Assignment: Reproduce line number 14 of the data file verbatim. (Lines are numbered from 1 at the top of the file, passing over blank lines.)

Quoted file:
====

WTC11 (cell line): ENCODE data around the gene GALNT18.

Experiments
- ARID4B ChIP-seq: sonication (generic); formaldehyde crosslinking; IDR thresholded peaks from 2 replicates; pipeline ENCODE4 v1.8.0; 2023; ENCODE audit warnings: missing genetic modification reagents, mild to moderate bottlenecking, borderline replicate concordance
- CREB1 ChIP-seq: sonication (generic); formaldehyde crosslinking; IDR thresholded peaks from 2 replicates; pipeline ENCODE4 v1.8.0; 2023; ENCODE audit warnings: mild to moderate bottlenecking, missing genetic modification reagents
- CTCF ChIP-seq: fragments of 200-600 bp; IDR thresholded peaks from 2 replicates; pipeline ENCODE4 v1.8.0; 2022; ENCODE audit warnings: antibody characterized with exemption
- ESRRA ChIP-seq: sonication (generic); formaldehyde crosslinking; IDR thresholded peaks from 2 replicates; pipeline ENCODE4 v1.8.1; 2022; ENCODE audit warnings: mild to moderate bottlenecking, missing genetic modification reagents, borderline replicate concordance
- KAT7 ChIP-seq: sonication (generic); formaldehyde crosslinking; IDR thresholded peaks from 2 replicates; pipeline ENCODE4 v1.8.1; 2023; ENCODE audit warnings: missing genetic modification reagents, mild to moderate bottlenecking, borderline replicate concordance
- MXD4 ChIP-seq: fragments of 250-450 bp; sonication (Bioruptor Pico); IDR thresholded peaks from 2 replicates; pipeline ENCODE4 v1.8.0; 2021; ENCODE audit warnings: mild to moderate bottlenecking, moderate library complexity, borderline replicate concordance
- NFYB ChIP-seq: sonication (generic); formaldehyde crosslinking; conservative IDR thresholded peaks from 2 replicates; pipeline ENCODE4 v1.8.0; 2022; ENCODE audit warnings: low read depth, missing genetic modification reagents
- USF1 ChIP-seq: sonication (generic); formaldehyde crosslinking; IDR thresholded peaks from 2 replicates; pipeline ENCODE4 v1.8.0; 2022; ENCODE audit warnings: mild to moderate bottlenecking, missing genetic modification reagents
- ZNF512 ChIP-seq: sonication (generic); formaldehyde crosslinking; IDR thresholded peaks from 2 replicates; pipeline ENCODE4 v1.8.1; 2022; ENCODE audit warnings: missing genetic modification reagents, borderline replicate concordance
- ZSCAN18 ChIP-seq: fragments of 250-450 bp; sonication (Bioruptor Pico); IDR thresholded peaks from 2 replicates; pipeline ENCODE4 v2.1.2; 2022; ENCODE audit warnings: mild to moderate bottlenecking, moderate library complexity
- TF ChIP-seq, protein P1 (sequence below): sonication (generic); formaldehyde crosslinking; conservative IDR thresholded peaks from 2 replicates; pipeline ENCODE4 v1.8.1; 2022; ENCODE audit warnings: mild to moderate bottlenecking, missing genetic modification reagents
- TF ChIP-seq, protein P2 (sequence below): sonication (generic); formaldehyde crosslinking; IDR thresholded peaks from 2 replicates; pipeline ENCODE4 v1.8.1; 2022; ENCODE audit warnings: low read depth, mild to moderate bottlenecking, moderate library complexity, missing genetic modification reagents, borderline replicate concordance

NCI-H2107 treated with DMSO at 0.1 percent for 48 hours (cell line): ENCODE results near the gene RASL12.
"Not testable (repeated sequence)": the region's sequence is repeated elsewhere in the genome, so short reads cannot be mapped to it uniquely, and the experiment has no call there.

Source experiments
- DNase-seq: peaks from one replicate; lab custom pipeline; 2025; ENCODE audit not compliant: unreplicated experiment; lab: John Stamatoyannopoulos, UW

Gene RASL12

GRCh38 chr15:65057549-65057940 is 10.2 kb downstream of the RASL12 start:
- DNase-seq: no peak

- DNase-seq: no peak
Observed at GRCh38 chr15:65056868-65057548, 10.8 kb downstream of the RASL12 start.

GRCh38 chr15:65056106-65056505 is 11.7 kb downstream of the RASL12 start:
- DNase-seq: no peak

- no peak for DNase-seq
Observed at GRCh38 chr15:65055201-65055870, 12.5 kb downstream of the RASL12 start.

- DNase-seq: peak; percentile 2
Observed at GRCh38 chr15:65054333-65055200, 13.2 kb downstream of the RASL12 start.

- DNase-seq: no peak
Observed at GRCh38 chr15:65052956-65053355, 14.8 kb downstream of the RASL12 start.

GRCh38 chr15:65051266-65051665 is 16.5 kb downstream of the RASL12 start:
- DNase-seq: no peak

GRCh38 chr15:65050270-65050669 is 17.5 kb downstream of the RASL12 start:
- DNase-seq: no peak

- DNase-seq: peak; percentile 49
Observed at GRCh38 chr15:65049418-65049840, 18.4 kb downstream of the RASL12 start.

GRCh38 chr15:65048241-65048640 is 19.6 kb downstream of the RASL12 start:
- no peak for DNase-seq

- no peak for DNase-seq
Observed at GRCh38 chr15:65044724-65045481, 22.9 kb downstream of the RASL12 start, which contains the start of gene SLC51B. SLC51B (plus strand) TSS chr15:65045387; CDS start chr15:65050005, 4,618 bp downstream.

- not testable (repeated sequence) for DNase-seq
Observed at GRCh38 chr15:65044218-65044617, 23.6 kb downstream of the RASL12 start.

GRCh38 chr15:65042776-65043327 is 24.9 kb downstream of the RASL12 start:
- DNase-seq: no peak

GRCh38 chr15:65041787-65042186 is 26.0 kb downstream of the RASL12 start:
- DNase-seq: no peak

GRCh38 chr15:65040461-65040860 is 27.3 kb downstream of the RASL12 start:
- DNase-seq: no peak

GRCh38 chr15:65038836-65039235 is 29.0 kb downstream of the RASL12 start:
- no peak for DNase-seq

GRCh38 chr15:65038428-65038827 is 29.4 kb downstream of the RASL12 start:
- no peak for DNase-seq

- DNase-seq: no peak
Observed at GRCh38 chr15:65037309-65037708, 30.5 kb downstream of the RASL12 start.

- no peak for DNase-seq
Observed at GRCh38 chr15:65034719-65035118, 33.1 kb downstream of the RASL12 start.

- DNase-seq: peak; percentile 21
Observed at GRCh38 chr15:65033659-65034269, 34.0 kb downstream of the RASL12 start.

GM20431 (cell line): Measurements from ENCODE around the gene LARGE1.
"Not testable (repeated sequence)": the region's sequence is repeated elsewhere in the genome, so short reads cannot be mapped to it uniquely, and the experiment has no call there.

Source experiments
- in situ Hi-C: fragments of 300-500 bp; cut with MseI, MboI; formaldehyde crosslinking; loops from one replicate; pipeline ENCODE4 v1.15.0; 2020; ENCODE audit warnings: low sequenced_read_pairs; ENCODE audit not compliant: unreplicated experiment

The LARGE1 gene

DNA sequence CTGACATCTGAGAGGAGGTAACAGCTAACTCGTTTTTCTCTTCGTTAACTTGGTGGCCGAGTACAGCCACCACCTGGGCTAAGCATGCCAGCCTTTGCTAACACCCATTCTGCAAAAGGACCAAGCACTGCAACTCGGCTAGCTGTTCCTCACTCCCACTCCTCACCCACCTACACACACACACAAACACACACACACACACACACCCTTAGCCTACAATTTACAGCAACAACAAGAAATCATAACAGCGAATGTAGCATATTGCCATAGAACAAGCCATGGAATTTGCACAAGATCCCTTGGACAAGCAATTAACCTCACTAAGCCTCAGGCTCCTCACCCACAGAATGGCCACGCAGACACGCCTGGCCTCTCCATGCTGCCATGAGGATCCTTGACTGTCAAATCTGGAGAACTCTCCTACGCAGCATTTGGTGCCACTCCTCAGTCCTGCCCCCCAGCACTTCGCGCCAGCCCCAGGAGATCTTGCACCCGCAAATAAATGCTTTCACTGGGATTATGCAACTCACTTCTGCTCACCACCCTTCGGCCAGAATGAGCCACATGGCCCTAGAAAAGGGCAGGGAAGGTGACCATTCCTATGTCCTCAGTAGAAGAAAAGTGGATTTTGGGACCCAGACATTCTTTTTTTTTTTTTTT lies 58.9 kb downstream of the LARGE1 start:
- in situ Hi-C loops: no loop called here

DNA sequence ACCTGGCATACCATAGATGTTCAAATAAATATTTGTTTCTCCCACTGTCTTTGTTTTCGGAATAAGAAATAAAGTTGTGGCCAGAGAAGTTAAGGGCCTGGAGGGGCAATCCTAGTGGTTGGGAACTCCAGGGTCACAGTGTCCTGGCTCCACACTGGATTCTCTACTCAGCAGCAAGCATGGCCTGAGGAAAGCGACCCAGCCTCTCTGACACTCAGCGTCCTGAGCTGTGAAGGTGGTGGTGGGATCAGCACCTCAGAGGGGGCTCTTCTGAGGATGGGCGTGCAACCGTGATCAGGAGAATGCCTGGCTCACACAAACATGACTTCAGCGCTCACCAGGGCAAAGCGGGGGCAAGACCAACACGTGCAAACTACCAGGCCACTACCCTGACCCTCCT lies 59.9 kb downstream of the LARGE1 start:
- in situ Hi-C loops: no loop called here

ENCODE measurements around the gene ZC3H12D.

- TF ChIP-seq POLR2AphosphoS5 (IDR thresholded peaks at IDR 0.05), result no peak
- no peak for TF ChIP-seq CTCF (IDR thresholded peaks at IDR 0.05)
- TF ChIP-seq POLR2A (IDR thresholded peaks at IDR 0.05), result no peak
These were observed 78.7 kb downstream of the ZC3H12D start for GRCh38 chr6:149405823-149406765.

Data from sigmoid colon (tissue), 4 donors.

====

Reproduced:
- TF ChIP-seq, protein P2 (sequence below): sonication (generic); formaldehyde crosslinking; IDR thresholded peaks from 2 replicates; pipeline ENCODE4 v1.8.1; 2022; ENCODE audit warnings: low read depth, mild to moderate bottlenecking, moderate library complexity, missing genetic modification reagents, borderline replicate concordance